Now that Bob Morse at U.S. News is inviting discussion of how one might operationalize diversity as part of the U.S. News law school rankings I want to return to a topic that I've been long interested in: what's the relationship between perceived law school quality and African American student enrollment? One fairly straight-forward way of getting at this is to correlate U.S. News peer assessment scores with African American student enrollment, which is conveniently available in the ABA-LSAC Guide to ABA-Approved Law Schools. There's a long story to this, which I have in a paper up on ssrn now. I want to highlight a few things.
First, when looking at the top 26 law schools in U.S. News peer assessment, there's a small and not statisically significant (r = .19, p = .35) correlation between African American student enrollment and peer assessment scores -- that is, as you move up in peer assessment, there is a small corresponding increase in African American student enrollment. The correlation is essentially the same (r = .20) for the top 103 law schools. (I excluded Howard, which is ranked 99 in peer assessment score, from this because I think that historically black law schools like Howard skew the analysis.) At one level this reveals that right now African American student enrollment is positively associated -- though only in a very small way -- with perceived quality for the U.S. News top tier schools.
Second, focusing for a moment on the schools in the top 26, there are some really interesting results. Here is a pdf of the top 26 US News schools in terms of peer assessment with their percentage of African American students and another of the top 26 schools re-ranked according to the percentage of their students who are African American. Pretty interesting to see who's at the top -- Washington University is first, followed by Harvard, Stanford, Vanderbilt, Northwestern, Columbia, Georgetown, and NYU.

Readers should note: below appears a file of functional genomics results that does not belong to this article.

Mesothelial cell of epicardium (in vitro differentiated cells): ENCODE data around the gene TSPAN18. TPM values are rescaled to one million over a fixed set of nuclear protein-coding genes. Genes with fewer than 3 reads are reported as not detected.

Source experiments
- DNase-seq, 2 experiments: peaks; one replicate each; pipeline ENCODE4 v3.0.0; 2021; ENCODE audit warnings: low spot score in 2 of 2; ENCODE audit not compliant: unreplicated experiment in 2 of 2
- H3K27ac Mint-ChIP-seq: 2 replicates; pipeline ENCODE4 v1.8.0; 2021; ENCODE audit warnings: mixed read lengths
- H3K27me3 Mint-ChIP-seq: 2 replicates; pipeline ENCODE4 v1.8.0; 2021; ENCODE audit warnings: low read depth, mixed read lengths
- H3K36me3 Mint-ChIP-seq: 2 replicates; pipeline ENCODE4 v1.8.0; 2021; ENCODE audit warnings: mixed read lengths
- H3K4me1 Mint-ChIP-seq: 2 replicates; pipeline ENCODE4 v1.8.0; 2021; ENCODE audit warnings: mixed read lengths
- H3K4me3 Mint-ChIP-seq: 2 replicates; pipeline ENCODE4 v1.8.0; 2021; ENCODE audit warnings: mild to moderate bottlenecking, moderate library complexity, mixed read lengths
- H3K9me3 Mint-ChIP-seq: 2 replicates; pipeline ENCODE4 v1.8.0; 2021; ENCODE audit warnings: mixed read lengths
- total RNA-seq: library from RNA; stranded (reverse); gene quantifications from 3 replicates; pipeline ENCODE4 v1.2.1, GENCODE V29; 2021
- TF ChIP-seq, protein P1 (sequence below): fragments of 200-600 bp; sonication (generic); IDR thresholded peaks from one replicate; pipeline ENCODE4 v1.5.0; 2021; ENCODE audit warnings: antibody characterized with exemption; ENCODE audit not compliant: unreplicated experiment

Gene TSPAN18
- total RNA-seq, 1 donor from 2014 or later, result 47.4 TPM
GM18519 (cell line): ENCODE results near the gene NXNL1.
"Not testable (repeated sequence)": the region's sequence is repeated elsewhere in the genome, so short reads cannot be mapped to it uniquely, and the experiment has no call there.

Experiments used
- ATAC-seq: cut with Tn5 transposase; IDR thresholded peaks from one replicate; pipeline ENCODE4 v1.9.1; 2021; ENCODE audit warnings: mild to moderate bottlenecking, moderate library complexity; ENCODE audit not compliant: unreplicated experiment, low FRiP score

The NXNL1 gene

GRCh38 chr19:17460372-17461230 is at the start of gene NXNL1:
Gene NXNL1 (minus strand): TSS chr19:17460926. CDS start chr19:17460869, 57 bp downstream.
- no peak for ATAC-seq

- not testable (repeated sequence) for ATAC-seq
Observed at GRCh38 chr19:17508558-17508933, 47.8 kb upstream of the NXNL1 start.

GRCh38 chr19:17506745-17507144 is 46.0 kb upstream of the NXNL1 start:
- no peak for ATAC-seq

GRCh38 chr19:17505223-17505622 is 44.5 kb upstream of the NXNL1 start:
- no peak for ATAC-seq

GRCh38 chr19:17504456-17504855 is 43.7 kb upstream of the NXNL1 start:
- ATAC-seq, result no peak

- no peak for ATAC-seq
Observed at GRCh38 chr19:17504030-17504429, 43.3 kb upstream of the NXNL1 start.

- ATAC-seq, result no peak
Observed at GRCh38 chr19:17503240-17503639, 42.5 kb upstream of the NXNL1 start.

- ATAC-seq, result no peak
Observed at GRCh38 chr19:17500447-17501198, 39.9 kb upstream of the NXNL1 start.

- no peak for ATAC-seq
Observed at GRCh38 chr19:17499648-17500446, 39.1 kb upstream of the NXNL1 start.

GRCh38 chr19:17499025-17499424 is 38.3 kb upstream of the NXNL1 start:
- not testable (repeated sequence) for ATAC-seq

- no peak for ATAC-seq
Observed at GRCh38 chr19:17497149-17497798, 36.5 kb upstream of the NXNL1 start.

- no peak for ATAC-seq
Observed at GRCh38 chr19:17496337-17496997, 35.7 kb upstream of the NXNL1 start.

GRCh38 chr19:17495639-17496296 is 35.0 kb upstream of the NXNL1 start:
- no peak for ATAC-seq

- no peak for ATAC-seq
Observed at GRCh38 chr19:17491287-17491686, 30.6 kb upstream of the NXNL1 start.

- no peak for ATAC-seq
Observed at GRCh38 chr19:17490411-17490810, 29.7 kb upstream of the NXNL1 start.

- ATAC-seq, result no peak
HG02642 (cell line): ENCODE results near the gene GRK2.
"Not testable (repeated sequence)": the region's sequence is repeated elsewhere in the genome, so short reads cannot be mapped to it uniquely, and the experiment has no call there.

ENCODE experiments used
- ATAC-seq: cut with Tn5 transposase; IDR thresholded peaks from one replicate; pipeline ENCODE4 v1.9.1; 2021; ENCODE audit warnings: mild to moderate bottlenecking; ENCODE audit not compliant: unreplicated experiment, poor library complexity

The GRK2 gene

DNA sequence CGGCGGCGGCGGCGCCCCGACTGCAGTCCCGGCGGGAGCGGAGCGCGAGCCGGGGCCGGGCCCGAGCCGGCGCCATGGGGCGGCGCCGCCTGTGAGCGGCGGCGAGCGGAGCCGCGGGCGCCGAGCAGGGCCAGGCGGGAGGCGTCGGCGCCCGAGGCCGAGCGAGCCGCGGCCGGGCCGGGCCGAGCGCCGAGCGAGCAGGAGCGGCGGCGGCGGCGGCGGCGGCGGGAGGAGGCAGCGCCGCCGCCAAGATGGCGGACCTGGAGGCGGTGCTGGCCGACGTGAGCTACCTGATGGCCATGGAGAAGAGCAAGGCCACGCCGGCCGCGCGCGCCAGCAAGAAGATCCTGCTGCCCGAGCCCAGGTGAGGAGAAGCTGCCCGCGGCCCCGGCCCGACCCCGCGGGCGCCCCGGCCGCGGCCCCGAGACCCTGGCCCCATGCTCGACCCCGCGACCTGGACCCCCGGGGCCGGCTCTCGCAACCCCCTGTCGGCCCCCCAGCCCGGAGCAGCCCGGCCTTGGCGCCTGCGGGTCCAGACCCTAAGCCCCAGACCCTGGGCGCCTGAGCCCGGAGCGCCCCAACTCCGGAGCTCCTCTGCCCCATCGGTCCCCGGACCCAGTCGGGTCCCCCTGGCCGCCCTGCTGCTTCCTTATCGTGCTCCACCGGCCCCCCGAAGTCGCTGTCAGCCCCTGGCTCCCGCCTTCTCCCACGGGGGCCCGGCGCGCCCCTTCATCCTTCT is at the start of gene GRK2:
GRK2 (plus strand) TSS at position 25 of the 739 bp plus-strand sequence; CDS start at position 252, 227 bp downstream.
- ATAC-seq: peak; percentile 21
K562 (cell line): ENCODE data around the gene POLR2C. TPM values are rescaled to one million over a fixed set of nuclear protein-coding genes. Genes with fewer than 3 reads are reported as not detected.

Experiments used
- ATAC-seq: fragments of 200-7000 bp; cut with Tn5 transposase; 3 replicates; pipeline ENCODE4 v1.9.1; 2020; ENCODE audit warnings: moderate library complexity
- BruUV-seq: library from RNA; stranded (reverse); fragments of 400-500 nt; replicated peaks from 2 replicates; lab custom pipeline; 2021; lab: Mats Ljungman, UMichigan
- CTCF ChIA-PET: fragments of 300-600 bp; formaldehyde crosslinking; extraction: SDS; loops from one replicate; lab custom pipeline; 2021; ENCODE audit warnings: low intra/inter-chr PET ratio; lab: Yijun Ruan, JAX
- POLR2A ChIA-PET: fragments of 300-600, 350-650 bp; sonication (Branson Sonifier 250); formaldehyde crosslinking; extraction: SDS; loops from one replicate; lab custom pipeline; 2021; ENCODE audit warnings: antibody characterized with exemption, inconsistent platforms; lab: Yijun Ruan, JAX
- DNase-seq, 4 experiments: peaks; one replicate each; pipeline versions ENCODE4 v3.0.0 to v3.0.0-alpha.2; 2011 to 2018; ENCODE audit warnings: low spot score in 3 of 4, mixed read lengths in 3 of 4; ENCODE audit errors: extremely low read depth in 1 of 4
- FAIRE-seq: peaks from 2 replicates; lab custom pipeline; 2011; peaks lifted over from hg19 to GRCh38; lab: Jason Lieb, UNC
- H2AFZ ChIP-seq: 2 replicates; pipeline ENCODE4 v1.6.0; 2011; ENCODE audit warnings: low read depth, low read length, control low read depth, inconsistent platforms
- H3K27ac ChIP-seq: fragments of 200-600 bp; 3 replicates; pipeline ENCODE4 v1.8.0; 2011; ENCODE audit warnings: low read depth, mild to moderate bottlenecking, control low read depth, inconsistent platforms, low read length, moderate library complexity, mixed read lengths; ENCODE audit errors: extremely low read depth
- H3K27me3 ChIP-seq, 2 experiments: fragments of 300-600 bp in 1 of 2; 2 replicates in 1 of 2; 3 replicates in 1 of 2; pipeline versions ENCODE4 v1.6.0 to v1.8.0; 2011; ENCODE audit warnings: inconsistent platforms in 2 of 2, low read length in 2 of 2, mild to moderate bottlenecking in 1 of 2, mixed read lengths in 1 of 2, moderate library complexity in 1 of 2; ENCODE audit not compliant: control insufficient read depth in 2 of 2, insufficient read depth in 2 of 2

Third, focusing now on all the ABA approved schools, here is a list of the top 25 schools in terms of percentage African American student enrollment. It's a pretty interesting list -- headed, of course, by the six historically black law schools. Then Atlanta's John Marshall, Rutgers Newark, Loyola of New Orleans, Cooley, William and Mary, Charlotte, and Washington University. Harvard's in there, too. It's an odd mixture of some of our nation's very most elite schools with some of the easiest to gain admission to, and lots of others in between.
I hope to do some more with this down the road -- and also to expand this to talk about the relationship of Asian American and Hispanic student enrollment and total minority faculty to perceived reputation. I do a very little bit with such data in this draft. Anyway, there's a lot more to say about this; the essay, which I wrote in the wake of St. John's conference on racial diversity and law school admissions, is focused on the data rather than interpretation.